Hardware accelerated authentication system for dynamic time-critical networks

Ankush Singla, Purdue University


The secure and efficient operation of time-critical networks, such as vehicular networks, smart-grid and other smart-infrastructures, is of primary importance in today’s society. It is crucial to minimize the impact of security mechanisms over such networks so that the safe and reliable operations of time-critical systems are not being interfered. ^ Even though there are several security mechanisms, their application to smart-infrastructure and Internet of Things (IoT) deployments may not meet the ubiquitous and time-sensitive needs of these systems. That is, existing security mechanisms either introduce a significant computation and communication overhead, or they are not scalable for a large number of IoT components. In particular, as a primary authentication mechanism, existing digital signatures cannot meet the real-time processing requirements of time-critical networks, and also do not fully benefit from advancements in the underlying hardware/software of IoTs. ^ As a part of this thesis, we create a reliable and scalable authentication system to ensure secure and reliable operation of dynamic time-critical networks like vehicular networks through hardware acceleration. The system is implemented on System-On-Chips (SoC) leveraging the parallel processing capabilities of the embedded Graphical Processing Units (GPUs) along with the CPUs (Central Processing Units). We identify a set of cryptographic authentication mechanisms, which consist of operations that are highly parallelizable while still maintain high standards of security and are also secure against various malicious adversaries. We also focus on creating a fully functional prototype of the system which we call a “Dynamic Scheduler” which will take care of scheduling the messages for signing or verification on the basis of their priority level and the number of messages currently in the system, so as to derive maximum throughput or minimum latency from the system, whatever the requirement may be.^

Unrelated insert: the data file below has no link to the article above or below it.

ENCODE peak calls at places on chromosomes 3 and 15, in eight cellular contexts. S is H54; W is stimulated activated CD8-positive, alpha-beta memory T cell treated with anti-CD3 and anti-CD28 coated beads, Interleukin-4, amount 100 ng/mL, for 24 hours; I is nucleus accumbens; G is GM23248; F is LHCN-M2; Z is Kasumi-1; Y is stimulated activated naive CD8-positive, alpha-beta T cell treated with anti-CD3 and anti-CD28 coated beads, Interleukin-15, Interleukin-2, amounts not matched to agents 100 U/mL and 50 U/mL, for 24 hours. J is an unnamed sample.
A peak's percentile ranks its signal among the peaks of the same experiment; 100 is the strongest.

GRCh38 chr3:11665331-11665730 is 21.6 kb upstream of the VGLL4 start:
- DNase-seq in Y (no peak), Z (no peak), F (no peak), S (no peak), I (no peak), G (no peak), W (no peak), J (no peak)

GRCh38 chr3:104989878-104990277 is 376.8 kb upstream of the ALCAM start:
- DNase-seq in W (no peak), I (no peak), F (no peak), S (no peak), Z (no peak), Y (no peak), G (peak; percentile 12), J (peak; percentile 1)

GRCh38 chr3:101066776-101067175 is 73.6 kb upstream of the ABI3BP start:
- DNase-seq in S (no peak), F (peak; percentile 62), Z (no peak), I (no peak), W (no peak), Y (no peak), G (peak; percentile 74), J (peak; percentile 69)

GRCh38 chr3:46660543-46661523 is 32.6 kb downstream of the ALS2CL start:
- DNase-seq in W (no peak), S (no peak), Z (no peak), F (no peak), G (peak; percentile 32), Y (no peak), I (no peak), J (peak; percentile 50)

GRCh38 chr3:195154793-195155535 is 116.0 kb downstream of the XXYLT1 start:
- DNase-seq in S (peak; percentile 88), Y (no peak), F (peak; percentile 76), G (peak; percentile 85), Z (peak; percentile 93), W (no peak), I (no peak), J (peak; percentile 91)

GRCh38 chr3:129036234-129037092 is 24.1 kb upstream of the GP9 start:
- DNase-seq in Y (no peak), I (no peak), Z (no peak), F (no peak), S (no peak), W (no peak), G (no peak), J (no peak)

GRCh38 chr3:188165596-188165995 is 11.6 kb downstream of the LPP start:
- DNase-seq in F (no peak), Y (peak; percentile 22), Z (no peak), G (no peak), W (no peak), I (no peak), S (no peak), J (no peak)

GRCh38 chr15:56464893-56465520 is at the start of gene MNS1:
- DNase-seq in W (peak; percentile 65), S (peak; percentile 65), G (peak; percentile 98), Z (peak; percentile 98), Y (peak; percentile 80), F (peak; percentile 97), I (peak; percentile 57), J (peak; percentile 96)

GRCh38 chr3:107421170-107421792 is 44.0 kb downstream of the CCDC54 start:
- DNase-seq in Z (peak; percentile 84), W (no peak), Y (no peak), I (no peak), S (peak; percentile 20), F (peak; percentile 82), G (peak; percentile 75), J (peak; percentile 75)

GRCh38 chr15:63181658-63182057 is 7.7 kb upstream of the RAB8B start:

Elisa Bertino, Purdue University, Ioannis Papapanagiotou, Purdue University.

Subject Area

Computer science

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